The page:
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The "odor of the fox itself" (imagery pertaining to smell) is something the narrator describes as "reassuringly seasonal" and a comfort to her at night.
(Sight/Touch) Images of light and dark: the "brightly lit downstairs world," contrasted with the "stale cold air upstairs." Light = warmth and safety; dark = cold and fear.
Further images of light and dark in her room: provide the narrator and her brother with boundaries of safety. At night, as long as the lights are on, they are "safe."
Henry Bailey's laugh (imagery pertaining to sound): the children "admired" the sound of "whistlings and gurglings...faulty machinery of his chest." Despite his sickness, Henry Bailey also provides a source of emotional comfort and protection.
Description of the foxes pens as "a medieval town" (sight imagery): symbolizes the safety and security her father is able to provide, both for the foxes and for her.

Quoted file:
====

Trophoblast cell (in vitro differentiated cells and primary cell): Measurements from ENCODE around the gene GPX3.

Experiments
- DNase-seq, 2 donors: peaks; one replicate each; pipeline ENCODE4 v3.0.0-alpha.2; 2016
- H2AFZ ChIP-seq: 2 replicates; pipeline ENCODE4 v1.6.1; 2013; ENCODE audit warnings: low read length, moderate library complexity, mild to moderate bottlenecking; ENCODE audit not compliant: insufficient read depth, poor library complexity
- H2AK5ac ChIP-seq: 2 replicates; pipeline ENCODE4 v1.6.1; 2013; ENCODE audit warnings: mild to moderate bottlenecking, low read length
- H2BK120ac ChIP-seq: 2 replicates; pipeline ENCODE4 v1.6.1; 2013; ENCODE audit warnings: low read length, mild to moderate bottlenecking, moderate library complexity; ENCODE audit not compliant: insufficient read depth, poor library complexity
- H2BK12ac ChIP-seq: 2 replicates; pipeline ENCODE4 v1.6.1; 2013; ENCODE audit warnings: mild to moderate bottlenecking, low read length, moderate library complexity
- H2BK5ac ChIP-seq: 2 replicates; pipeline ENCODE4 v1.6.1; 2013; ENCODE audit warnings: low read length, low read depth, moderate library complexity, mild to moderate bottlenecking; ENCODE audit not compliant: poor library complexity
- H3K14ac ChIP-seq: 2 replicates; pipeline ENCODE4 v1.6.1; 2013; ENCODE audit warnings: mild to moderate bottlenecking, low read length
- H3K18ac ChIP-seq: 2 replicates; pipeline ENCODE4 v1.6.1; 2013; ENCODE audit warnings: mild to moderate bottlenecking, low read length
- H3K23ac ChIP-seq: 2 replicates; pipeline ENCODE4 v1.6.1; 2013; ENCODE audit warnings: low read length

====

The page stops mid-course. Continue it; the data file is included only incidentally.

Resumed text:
Description of the "hot dark kitchen in summer" (mostly sight but some sound imagery): shows that the narrator feels caged in by inherently female tasks and contrasts directly with the freedom she feels when working outside, like a man.
The fact that the narrator remains unnamed throughout the story could be symbolic of her search for an identity throughout the story.
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